To what extent either of these circumstances influenced the article is an interesting question, but not the main point. Any credible code of ethics mandates avoiding even the APPEARANCE of a conflict of interest. Accordingly, at an absolute minimum these conflicts should have been disclosed early and often.
Douglas Fisher - As to "debasing" the Eastman House, one might argue that tacking on the museum wing has already accomplished that debasement. And since the Eastman House management themselves are the folks who threw away their best chance to preserve the, "original creative vision" of the site (assuming that the original early 1900s vision contemplated adding the aforementioned museum wing in the 1980s) perhaps you should be chastising them.
Henry Hope Reed, who died on Wednesday at 97, pioneered the concept of urban walking tours, such that the New York Times once covered his doing this. His lessons are relevant for Rochester.
Whereas the walking tour that I gave in Victor village on Saturday focused on historical aspects of the locale's 19th-century buildings and their occupants -- such as my identifying the long-ago business in one building and the long-ago businessman's home in his nearby house -- Henry Hope Reed's walking tours were a mobile critique of his subject locale in terms of his own architectural lens.
Reed was an unabashed classicist, and rebelled against what he considered to be an unthinking contemporary treatment in adaptive reuses of historic buildings. For a half century, contemporary "updating" via adaptive reuse has been the favored philosophy in utilizing buildings of our historic architectural heritage, following the precepts of Frederick Rath, promulgated nationwide during his tenure at the National Trust for Historic Preservation.
Back in the day, I took one of Henry Hope Reed's Manhattan walking tours, this one wending through Greenwich Village. I recall particularly his insights into the alternate preservation philosophy embodied in the Jefferson Market Courthouse, repurposed as a branch of the New York Public Library.
While praising the conservation of the Ruskinian Gothic detailing of the 1870s structure, he railed against the blanket insertions of large single-pane window glass replacing the multi-paned window treatment originally used. He felt that it changed the entire massing of the building to have such a series of large blank spaces spread across the walls.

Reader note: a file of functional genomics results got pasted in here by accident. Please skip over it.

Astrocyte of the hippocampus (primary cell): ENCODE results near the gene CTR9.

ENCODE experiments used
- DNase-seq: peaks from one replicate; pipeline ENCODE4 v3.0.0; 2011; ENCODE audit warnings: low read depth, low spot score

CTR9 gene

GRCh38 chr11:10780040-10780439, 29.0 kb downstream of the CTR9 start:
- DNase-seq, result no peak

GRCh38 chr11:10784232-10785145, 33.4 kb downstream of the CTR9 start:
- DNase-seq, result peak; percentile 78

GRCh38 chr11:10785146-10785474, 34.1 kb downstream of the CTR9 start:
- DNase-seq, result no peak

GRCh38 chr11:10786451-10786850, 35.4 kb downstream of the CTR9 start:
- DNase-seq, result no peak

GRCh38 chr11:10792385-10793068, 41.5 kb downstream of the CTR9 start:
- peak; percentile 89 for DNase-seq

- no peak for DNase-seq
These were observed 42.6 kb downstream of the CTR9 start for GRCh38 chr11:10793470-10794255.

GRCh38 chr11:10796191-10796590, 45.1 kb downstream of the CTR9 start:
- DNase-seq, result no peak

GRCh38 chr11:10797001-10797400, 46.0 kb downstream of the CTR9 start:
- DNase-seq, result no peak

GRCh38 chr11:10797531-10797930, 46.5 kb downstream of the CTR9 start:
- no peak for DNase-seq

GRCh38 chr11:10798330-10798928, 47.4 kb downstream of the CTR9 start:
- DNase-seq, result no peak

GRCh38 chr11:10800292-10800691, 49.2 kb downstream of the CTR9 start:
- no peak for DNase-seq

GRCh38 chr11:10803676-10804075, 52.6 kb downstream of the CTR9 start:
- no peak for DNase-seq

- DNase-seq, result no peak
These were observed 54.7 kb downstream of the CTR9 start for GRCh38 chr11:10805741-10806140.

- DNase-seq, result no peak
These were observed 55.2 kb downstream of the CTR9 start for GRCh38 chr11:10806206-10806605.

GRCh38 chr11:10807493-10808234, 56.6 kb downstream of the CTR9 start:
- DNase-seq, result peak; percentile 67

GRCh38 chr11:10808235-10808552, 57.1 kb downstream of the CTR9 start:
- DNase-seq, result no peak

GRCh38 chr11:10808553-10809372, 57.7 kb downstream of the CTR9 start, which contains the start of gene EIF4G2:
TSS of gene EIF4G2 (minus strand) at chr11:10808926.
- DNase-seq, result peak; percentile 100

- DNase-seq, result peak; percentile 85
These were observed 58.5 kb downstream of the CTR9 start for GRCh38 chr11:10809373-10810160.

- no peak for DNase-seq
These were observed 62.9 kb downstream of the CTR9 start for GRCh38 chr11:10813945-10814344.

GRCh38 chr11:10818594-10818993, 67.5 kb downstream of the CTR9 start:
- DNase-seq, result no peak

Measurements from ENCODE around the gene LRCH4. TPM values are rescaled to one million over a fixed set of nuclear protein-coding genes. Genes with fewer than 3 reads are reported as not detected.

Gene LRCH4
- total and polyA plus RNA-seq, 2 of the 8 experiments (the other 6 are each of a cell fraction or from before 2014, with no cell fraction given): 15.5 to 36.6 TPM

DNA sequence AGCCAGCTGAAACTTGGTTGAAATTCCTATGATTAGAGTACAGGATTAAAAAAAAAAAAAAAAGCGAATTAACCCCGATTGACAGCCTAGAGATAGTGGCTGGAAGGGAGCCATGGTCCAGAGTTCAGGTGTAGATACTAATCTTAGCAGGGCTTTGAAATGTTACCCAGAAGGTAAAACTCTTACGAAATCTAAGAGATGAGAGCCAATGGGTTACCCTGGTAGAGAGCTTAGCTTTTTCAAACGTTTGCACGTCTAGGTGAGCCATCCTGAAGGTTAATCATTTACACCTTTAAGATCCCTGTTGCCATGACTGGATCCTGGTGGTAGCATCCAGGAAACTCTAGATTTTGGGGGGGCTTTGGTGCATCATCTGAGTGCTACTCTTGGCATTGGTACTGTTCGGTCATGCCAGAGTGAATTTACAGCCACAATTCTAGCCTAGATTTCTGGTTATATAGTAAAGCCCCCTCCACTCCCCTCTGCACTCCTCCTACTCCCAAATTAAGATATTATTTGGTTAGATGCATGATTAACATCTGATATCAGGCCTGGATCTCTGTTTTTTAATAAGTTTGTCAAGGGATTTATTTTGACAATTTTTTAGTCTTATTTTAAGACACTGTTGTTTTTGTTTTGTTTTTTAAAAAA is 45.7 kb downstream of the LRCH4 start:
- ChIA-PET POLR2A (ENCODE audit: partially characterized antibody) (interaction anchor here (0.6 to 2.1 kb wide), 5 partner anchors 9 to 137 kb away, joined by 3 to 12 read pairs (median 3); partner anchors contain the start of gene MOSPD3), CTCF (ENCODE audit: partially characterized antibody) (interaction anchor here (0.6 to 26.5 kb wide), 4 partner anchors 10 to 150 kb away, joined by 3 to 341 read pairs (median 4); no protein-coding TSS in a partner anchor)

Henry Hope Reed's classical orientation seems to be a lonely voice today. Many in the general population have no compunction about clamoring to debase -- or even destroy -- significant architectural landmarks as they see fit, giving minimal respect to the carefully thought-through architectural vision which created the structure at issue.
Thus, a nationally-significant 1889 brewery castle was destroyed in Rochester last year for a parking lot, with the complicity of City Hall.
Many others have no problem with debasing an important National Historical Landmark locally in favor of inserting next door a 102-unit four-story apartment house looming over the carefully restored and tended historic lawn and gardens. They even support having a swimming pool abutting these historic gardens, while the brick and glass reflect the shouts of swimming children into the intended contemplative repose of the historic gardens.
Oh, sure, the apartment house supporters have their arguments, some of which may sound compelling in the abstract, but they all gloss over their implicit disrespect for the original creative vision of the landmark site which some are seeking to preserve for the benefit of posterity.
RE: Christopher--Great reasoned OPPOSITION! Ms. Towler's statement "adding density to an area of the city that doesn't need more" is ambiguous since "area" could refer to NOTA or the whole Park/East Ave area. But. . .
it's really not unfounded for either considering their one-lane roads can't accommodate current traffic that backs up from Portsmouth to Culver when the Gleason Works lets out or such shortage of parking that one of the businesses on University is considering relocating because clients can't find a place to park. The same is true for traffic now backing up from East Ave all the way to the 490 entrance to get out of the Park Ave area and sometimes over 30 cars waiting in line on the 490 exit to get on Culver at rush hour; of course, finding parking spots for tenants or business customers in the Park Ave. area has always been a major problem. I agree with everything Christopher says: perceptive, important, and balanced.
The city really does need to reassess its values, goals, and planning (as Ken discusses). During the last year the City approved demolition of the Cataract Building (now a parking lot built by NYC developers who never actually came here) after it spent millions to create the faltering High Falls area across the bridge. The 19th century stores there, across from the original Kodak building which could become MCC, have just been restored. Why the demolition? the complete lack of vision?